Jim Jubak has been writing about the financial markets since 1984. He’s been picking stocks online since 1997 and has run a mutual fund since 2010. Way back in 1984 Mr. Jubak worked at Venture magazine, covering technology, the venture capital industry, and the financial markets. In 1992, after rising to editor, he left the magazine to write In the Image of the Brain, a look at how engineers were building neural network computers based on the workings of the human brain and how neuroscientists were using what that machine hardware told them to dive deeper into the human wetware. Writing a book being the highly lucrative endeavor that it is, Mr. Jubak soon had to get a real job, and for the next five years, he worked as senior financial editor at Worth magazine. At the magazine, he spent his summer vacations building horrendously complicated spreadsheets to rank US mutual funds. And, while working as senior financial editor, Mr. Jubak wrote The Worth Guide to Computerized Investing, the...
After running into trouble earlier this year, Apple's latest news has impressed MoneyShow's Jim Jubak, and it now suggests the last half of the year may be quite exciting.
You’ve got to hand it to Apple (AAPL). It keeps ratcheting things up on both sides; that’s on both the risk and the reward.
The latest news out of the company is that it’s going to do a major revision of its mobile operating system, which really hasn’t been revised since 2008 or 2007. Big changes are really needed. They’ve got a chance.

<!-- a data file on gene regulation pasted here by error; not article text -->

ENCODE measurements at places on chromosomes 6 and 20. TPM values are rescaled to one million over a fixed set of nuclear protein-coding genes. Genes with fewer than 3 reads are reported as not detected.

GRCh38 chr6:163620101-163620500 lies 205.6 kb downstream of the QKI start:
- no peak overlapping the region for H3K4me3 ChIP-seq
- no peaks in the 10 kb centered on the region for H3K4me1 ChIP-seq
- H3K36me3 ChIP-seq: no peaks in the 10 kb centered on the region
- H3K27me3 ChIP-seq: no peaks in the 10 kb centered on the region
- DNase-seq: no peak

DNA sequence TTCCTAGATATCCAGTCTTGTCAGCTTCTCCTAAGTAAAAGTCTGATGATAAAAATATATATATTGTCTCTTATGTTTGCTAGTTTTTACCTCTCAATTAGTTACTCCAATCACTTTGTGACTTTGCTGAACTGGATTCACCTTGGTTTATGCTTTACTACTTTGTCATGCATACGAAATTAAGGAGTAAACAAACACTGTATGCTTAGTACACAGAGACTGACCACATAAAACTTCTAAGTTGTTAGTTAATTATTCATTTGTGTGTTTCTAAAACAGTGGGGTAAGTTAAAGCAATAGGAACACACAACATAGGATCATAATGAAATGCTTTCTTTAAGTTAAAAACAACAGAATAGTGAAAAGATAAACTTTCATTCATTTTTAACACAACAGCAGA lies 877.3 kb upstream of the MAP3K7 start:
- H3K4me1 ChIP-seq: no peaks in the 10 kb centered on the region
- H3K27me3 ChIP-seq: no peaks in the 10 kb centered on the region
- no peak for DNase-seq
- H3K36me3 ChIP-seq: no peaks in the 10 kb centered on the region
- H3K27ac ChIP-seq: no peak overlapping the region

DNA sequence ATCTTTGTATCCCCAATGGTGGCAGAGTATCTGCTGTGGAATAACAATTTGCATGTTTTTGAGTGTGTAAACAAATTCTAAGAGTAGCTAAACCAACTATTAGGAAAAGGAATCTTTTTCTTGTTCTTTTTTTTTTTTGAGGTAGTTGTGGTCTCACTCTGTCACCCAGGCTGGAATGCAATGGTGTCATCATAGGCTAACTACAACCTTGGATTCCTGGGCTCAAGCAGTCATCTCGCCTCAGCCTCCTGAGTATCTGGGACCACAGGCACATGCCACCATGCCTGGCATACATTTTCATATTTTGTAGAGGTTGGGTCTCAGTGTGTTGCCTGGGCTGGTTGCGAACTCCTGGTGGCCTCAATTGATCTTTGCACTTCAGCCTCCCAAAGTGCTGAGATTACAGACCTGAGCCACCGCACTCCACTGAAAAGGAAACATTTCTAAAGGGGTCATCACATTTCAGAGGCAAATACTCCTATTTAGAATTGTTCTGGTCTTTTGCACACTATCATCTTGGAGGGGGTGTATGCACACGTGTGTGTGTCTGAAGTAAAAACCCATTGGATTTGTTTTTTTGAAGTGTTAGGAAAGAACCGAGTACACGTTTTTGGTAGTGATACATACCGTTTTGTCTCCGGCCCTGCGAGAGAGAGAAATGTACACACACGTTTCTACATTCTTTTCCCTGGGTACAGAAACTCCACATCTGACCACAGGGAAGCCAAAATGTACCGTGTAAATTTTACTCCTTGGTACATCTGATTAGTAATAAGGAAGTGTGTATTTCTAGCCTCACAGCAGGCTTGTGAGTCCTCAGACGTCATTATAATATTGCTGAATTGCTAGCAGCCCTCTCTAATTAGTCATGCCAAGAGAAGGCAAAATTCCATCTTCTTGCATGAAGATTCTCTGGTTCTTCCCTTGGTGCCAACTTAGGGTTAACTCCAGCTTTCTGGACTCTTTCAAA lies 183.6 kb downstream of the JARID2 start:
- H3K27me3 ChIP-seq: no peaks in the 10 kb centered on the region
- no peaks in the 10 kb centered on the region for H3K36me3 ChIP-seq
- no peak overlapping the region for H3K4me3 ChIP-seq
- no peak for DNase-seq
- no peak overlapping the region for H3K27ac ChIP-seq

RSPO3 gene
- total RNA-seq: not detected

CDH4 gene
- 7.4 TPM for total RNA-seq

And this is the positive side here. If they can do something that looks really snazzy on the software side, so that the next iteration of the iPhone—and the software will come out with a new iPhone probably in the fall of 2013—will look like a really neat, nifty package, it might give the company some of the innovation edge feeling that the market thinks it’s lost.
OK, so that’s the plus side. This is a really big thing. No one has really cracked the mobile phone market in terms of software very well. You’ve got Android (GOOG), you’ve got Apple, you’ve got Microsoft (MSFT). None of these are really doing what people absolutely want. None of them rave about its systems. The Apple system may be used to be, but it feels kind of old now, so this is a big opportunity.
The risk, of course, is that writing software is kind of tricky, especially when you’re dealing with a big, established base of devices that all run on older versions. You’ve got to do something that still keeps those up and running and then gives you new features.
The last time Apple did something in its software, we had the big splat in the face of Apple Maps, which sent people to Idaho when they really wanted to go to India, and so they need to avoid that. They also need to avoid it being late. The idea is the iPhone is supposed to come out in September or so. The software has to be ready.
The fact that software is very, very unpredictable in terms of writing it and getting it all to work means that there’s more risk that they’re going to miss this date, so here you go.
You’ve got more reward because this really is a big opportunity to be really neat and nifty again. More risk because, well, you’ve got a schedule that you might miss. You’ve got software that might have big glitches and embarrass you all over again.
Those two things going on makes it very hard to value the stock because the stock is either a lot more valuable or a lot less valuable, depending on his this binary decision comes out, and that’s what you’re looking at, as an Apple investor.